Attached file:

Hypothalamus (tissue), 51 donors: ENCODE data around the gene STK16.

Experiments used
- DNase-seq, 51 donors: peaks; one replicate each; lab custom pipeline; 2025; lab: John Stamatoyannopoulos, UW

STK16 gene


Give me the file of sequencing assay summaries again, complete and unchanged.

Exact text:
Hypothalamus (tissue), 51 donors: ENCODE data around the gene STK16.

Experiments used
- DNase-seq, 51 donors: peaks; one replicate each; lab custom pipeline; 2025; lab: John Stamatoyannopoulos, UW

STK16 gene